Written by: Tasha Spillett
Illustrated by: Natasha Donovan
Ages: 12 to 18
Themes: coming of age; friendship; identity; issues; gender roles; Missing and Murdered Indigenous Women, Girls, and Two-Spirit People; young love; relationships; community; kinship; grief
Perfect gift for: tweens, young women, LGBTQ2S+ youth\

A contemporary graphic novel series exploring the lives of two young women. Follow best friends Dez and Miikwan as they navigate the challenges of growing up Indigenous in an urban landscape.

In Surviving the City, Dez’s grandmother becomes too sick to care for her. With the threat of a group home looming, Dez can’t bring herself to go home and disappears. Miikwan is devastated, and the wound of her missing mother resurfaces. Will Dez’s community find her before it’s too late? Will Miikwan be able to cope if they don’t?

In From the Roots Up, Dez is grieving, living in a group home, and coming into her identity as a Two-Spirit person. Miikwan and Elder Geraldine don’t really understand what Dez is going through. Will Dez be comfortable expressing her full identity? And will her community relearn the teachings and overcome prejudice to celebrate her for who she is?

Find related activities and lesson plans in the teacher guide, which includes curriculum correlations and lesson plans for Ontario, British Columbia, and Manitoba.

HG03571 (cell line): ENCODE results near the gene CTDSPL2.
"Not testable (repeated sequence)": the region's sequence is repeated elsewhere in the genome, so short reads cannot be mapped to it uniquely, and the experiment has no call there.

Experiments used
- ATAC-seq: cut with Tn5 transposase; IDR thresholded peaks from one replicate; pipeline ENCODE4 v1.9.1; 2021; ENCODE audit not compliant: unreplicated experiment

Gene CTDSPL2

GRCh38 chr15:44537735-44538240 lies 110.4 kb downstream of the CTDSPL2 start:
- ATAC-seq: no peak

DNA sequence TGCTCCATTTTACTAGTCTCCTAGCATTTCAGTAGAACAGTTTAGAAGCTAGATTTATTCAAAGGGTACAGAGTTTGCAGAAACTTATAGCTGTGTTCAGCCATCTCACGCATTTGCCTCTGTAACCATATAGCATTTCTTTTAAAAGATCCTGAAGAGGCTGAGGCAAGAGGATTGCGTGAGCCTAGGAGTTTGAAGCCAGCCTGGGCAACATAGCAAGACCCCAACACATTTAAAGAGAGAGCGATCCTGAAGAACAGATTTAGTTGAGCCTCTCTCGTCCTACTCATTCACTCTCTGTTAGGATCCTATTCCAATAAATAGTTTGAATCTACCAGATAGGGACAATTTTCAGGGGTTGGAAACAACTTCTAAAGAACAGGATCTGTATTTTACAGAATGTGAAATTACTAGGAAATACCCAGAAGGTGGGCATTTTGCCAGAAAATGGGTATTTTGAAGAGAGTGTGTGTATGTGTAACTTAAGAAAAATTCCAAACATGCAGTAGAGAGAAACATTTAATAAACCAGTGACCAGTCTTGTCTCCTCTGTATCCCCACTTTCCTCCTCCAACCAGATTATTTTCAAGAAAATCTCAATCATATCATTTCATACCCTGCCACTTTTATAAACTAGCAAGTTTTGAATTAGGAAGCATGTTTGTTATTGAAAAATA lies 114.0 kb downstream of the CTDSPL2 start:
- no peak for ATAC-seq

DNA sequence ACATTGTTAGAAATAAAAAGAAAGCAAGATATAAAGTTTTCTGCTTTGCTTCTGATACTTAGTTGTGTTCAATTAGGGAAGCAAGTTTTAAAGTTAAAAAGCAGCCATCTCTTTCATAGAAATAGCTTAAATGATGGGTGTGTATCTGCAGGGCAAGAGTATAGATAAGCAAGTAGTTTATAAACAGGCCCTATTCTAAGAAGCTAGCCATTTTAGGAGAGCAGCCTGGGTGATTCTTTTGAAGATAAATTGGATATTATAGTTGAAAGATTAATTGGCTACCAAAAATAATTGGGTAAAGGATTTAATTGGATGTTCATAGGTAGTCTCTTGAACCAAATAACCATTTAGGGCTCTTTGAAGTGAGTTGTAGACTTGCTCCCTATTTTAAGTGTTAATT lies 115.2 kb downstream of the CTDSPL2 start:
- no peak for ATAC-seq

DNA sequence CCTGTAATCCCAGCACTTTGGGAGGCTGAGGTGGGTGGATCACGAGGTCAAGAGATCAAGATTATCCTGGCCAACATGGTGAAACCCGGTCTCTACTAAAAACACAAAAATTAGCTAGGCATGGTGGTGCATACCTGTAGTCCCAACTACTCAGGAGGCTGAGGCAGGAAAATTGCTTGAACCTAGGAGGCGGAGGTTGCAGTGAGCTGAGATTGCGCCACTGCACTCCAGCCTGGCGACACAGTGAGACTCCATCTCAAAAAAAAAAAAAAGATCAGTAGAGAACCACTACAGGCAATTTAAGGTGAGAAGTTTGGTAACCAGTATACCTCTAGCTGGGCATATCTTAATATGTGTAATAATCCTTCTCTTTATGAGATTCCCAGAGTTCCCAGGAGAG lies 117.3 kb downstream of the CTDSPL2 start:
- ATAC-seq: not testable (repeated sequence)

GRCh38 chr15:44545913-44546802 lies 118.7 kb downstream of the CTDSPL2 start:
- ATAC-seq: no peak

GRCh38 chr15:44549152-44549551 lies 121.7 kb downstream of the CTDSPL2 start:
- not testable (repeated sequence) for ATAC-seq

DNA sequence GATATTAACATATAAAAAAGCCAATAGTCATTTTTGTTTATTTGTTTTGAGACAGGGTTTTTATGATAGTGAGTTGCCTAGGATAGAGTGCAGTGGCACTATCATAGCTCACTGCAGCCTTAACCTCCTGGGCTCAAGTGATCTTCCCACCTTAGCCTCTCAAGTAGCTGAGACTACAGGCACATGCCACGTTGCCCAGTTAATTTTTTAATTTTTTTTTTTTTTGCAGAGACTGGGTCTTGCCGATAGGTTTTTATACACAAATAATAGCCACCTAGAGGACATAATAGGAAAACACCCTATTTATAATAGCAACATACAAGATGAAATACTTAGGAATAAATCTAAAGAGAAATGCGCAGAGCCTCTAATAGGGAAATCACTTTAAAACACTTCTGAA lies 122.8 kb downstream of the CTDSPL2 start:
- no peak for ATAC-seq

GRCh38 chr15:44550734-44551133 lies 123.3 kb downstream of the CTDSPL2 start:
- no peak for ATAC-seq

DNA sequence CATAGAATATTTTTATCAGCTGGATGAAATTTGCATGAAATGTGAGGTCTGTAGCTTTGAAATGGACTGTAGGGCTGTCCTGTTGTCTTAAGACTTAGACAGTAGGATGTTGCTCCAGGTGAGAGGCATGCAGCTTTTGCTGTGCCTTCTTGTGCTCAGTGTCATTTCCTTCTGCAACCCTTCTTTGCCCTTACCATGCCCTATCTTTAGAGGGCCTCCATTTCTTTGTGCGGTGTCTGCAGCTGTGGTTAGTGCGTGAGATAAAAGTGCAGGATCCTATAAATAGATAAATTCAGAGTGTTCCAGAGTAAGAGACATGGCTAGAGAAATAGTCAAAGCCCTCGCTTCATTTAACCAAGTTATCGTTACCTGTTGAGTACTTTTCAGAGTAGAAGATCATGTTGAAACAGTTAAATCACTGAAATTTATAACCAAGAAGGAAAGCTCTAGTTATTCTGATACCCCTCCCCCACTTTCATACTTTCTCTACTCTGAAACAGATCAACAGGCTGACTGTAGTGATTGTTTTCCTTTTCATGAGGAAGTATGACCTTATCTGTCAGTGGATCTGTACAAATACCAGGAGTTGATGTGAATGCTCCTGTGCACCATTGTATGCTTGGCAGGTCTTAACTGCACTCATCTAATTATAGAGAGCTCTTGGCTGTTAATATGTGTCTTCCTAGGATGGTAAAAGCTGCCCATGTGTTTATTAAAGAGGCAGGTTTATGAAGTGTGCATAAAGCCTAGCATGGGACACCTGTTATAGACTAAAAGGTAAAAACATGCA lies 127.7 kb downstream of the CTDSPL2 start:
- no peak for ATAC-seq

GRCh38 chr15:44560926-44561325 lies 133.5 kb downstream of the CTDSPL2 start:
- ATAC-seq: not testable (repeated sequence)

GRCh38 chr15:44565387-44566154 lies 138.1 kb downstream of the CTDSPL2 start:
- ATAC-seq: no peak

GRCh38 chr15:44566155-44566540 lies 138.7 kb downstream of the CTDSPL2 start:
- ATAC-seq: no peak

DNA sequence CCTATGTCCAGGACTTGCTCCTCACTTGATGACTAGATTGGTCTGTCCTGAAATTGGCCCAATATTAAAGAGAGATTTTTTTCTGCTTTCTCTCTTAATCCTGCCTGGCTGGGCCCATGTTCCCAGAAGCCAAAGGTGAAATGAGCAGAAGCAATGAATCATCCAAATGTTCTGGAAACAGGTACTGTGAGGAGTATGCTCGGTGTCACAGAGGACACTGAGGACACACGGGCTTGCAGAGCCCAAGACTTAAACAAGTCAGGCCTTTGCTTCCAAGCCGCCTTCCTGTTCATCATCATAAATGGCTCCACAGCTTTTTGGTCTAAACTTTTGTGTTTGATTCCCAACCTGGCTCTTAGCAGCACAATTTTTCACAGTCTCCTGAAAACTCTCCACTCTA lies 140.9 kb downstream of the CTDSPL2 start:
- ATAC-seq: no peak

The Reckoner Trilogy

Written by: David A. Robertson
Ages: 12 to 18
Themes: mental health, coming of age
Perfect gift for: superhero fans, mystery readers

Cole Harper is the hero Wounded Sky First Nation needs. In this page-turning trilogy, Cole and his friends must fight against the mysterious evils that threaten their community. 

In Strangers, Cole travels home to find his community in chaos: a series of shocking murders, a mysterious illness ravaging the residents, and reemerging questions about Cole’s role in the tragedy that drove him away 10 years ago. Will he find the answers in time to save his community?

In Monsters, a creature lurks in the shadows of Blackwood Forest, the health clinic is on lockdown by a mysterious organization, and long-held secrets threaten to bubble to the surface. Can Cole learn the truth about his father’s death?

In Ghosts, Cole Harper is dead. Reynold McCabe is alive and free. Mihko Laboratories has reopened the research facility and is working to manufacture and weaponize the illness that previously plagued Wounded Sky. People are missing. The community has been quarantined. What deal did Eva strike with Choch? Who will defeat Reynold and Mihko? Time is running out.

With a brilliant portrayal of what it’s like to live with an anxiety disorder, this is a superhero origin story like nothing you’ve read before.

The Reckoner Rises

Written by: David A. Robertson
Illustrated by: Scott B. Henderson
Colour by: Donovan Yaciuk
Ages: 15 to 18
Themes: mental health, coming of age, culture
Perfect gift for: superhero fans, comic book readers, mystery lovers

Acclaimed writer, David A. Robertson, delivers suspense, adventure, and humour in this stunningly illustrated graphic novel continuation of The Reckoner trilogy.